The search for the extraordinary

At the Australian Open, the matches to watch are pencilled in not on reputation but appeal, writes ROHIT BRIJNATH

AUSTRALIA is prepared for the invasion. Re-laid courts sun themselves in anticipation like blank canvasses awaiting an artist's imagination. Safin, if he comes, will bring colour, Hewitt precise lines, Federer angles. Then statisticians will grimly reduce all this art to numbers.

Towels sit fluffed and clean in the locker room, soon to be damp with tears. Balls rest inside pressurised cans, like fresh bullets yet to be fired (don't you wonder, after those nine games, where do old balls go?). Linespersons practise keeping their faces immobile. Ointment sits on a shelf awaiting a swollen ankle. Translators will be on call. How do you say testosterone in Spanish? Some Argentine will be asked for sure.

Everything has been calculated, even the number of potatoes. Silence hangs over the courts waiting to be pierced. Then it is.

Sneakers squeak, irritation is muttered in multiple languages, strings are checked, re-checked, rejected, bandages unroll with a whisper, bottles open with a hiss, instructions are repeated, nervousness echoes. Battle is joined.

They come, in a trickle first, then a flood, and even here, in so-called egalitarian Australia, a class system prevails. Everyone is welcome, but if Federer asks for the moon it must be lassoed and brought to him. Some arrive squashed in the anonymity of economy, others rested in monogrammed private jets. Some arrive still attached by a coaching umbilical chord to their mothers; some come alone and have no one to look to while on court except the surface that burns their feet. It is a desperately lonely sport.

Players spit under the sun and swear under the stars, frantically cajoling greatness out of themselves. Some come to win, some just to earn enough prize money to get to the next stop. Everyone is on a mission, everyone plays their own personal finals. Some will quickly find their games and ease into a rhythm swiftly. Some will say, my best game is a week away like Mark Philippoussis. Some years those weeks never come.

Eavesdropping over injury will not be uncommon. Whose shoulder hurts, knee aches, stomach rebels, but hopefully not mine. Draws will be perused by all and someone will find his name against Federer. Everybody would like to play him and nobody. Clay-courters early in the season on hardcourt are not a bad pairing. Agassi is not coming and somewhere a lower-ranked player is grinning as he sneaks into the draw as a replacement. Every man's misfortune is another's opportunity.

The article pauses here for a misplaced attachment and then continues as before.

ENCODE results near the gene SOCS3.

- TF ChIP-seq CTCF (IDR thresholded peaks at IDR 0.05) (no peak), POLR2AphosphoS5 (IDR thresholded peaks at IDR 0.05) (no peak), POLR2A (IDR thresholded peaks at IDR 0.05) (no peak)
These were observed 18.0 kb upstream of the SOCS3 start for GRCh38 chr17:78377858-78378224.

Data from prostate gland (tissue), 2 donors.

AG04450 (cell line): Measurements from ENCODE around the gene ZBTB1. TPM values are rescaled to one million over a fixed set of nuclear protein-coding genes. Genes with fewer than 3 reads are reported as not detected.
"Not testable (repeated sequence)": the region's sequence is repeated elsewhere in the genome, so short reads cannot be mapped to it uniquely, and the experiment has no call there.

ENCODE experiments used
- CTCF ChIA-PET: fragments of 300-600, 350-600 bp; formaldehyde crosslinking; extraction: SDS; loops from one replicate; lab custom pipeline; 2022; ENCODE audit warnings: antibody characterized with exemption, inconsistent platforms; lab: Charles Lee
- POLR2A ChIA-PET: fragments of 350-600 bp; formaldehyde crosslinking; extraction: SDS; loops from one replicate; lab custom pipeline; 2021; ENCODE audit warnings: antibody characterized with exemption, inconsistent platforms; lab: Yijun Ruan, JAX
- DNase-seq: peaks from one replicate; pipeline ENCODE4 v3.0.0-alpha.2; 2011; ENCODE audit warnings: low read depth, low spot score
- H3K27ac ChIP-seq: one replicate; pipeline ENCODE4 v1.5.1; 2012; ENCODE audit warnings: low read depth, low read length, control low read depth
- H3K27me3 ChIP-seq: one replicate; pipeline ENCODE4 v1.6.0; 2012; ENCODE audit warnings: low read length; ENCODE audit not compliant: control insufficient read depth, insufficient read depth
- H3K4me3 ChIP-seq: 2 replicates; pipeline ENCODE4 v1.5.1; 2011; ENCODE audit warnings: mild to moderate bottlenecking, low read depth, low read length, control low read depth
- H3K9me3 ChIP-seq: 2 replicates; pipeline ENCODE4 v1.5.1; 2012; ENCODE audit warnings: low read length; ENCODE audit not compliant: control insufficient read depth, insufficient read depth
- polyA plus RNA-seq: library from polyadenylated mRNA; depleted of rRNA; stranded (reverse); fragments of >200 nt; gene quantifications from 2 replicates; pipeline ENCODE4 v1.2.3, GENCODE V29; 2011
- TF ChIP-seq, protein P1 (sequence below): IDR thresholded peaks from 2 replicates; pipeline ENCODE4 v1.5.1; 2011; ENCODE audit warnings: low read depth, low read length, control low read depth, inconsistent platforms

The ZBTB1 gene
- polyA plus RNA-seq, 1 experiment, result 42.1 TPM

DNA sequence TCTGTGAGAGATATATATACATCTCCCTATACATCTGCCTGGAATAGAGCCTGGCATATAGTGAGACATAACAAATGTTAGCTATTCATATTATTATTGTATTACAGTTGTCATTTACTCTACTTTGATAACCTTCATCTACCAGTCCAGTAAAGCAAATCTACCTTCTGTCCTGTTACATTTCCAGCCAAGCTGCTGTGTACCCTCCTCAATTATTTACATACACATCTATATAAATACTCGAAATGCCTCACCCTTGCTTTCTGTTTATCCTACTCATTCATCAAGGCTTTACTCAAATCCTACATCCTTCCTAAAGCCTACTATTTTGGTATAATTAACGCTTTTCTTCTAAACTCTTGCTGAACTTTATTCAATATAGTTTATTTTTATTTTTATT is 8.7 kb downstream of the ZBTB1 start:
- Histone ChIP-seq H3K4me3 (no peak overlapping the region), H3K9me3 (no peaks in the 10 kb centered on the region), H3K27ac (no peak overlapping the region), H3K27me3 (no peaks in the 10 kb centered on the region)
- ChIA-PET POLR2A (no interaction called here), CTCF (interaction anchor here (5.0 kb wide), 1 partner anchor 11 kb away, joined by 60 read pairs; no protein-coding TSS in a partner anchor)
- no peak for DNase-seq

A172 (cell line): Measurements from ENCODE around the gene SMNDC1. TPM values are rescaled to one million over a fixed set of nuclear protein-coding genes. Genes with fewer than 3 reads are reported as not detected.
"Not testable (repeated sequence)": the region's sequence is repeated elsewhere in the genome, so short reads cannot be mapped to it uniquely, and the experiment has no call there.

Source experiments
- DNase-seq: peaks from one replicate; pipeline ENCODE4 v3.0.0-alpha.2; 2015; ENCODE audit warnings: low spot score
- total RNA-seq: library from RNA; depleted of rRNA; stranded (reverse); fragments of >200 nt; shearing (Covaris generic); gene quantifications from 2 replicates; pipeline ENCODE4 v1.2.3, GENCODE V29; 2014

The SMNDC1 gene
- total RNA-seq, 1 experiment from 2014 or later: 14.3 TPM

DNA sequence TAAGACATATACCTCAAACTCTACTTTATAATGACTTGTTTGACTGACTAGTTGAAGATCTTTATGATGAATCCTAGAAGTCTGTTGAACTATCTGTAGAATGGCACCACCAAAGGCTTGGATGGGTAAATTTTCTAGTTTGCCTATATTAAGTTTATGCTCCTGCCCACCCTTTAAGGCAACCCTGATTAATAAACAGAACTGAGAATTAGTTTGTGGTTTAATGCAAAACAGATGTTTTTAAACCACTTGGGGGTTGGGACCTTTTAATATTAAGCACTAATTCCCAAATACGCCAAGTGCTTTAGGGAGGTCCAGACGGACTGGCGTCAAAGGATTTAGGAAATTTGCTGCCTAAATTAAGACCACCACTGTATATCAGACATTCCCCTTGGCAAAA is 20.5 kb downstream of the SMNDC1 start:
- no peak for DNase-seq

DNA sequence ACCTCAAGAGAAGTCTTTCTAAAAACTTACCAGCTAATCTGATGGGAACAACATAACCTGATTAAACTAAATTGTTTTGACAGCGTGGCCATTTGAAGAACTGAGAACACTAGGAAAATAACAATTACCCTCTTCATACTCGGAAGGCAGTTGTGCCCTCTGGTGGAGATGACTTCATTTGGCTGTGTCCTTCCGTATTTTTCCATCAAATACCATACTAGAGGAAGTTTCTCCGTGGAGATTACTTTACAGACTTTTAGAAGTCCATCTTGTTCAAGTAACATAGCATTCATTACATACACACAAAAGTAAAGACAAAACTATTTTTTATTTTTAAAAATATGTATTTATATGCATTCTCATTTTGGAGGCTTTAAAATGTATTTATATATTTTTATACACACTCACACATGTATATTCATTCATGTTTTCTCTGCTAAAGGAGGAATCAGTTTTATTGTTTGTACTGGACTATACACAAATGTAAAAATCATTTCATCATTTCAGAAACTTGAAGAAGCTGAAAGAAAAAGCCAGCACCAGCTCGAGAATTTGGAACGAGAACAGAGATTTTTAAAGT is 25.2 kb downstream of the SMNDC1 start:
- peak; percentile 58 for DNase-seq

Maybe we'll never see Agassi and his pigeon-toed precision again here. But at least we have Hingis, who owns an interrogator's forbidding grin. She does not so much play opponents as cross-examine them. Or at least she used to. Roddick is a rude fellow and prefers to use his serve to end all efforts at conversation. The Spaniards are garrulous chaps and their rackets can talk forever. Of the Williams sisters it will be wondered if they have forgotten the language of tennis.

Everyone has favourites, me, too. Taylor Dent must be watched, just for the simple, fluid act of propelling himself forward as his serve is completed, an adventurer in a tournament of players who prefer safety nets. Nadal's topspin, should he arrive, requires closer examination, Sharapova's shriek must be heard, Tomas Berdych is catching the imagination, James Blake carries himself with certain dignity, Sania has an appealing growl to her game. Matches to watch are pencilled in not on reputation but appeal.

Eventually only for one man do locker rooms empty and journalists scramble out of their air-conditioned bunker in the bowels of the stadium. Everyone fancies this Federer. No one can explain him. His tennis is met less with applause and more with exclamation. Did you see that? How does he do that? Ohmigod! Unbloodybelievable!!! The Swiss smiles the sly smile of a magician who knows something we don't. He is from this planet yet out of this world.

Drugs will be talked about, and fashion, and HawkEye, but in all the million words asked and replied rarely is an innermost fear or insecurity revealed. Few players go naked in the interview room and only in their head-down, wounded monosyllables will we see a flash of pain. Sport is not life or death but for a while it seems that way, and it takes courage for a failing athlete to present himself for public scrutiny and then be generous to his opponent. When we were 20 did we own such poise?

This January, this Open, this moment, is what players play for, wait for. This is their calling. Some on arrival will ask to see centre court and make their silent way through the runnels into this arena they are not yet worthy of. They will envision a full crowd, imagine the applause, and even here, without an opponent, sometimes they will get the shakes.

History will remember tournaments won, rankings reached, but the slams are the true arbiter of greatness. It is the separation of the good from the champions. It is a summoning up of nerve, a beckoning of courage, an appeal for character. No excuse suffices. Here, only the best man and woman wins.

Sometimes you wish you could creep into an athlete's mind during a final, burrow through his body, what might we find. Adrenaline releasing like some natural tonic, the heart quivering in apprehension, anger and fear swimming together in the stomach, doubt promising to arrive like an uninvited guest, instinct released then held back, and through all, this chaos of emotion and idea, the champion finds an unnatural, impossible calm. There will be no ordinary players at the Australian Open. But one will be extraordinary.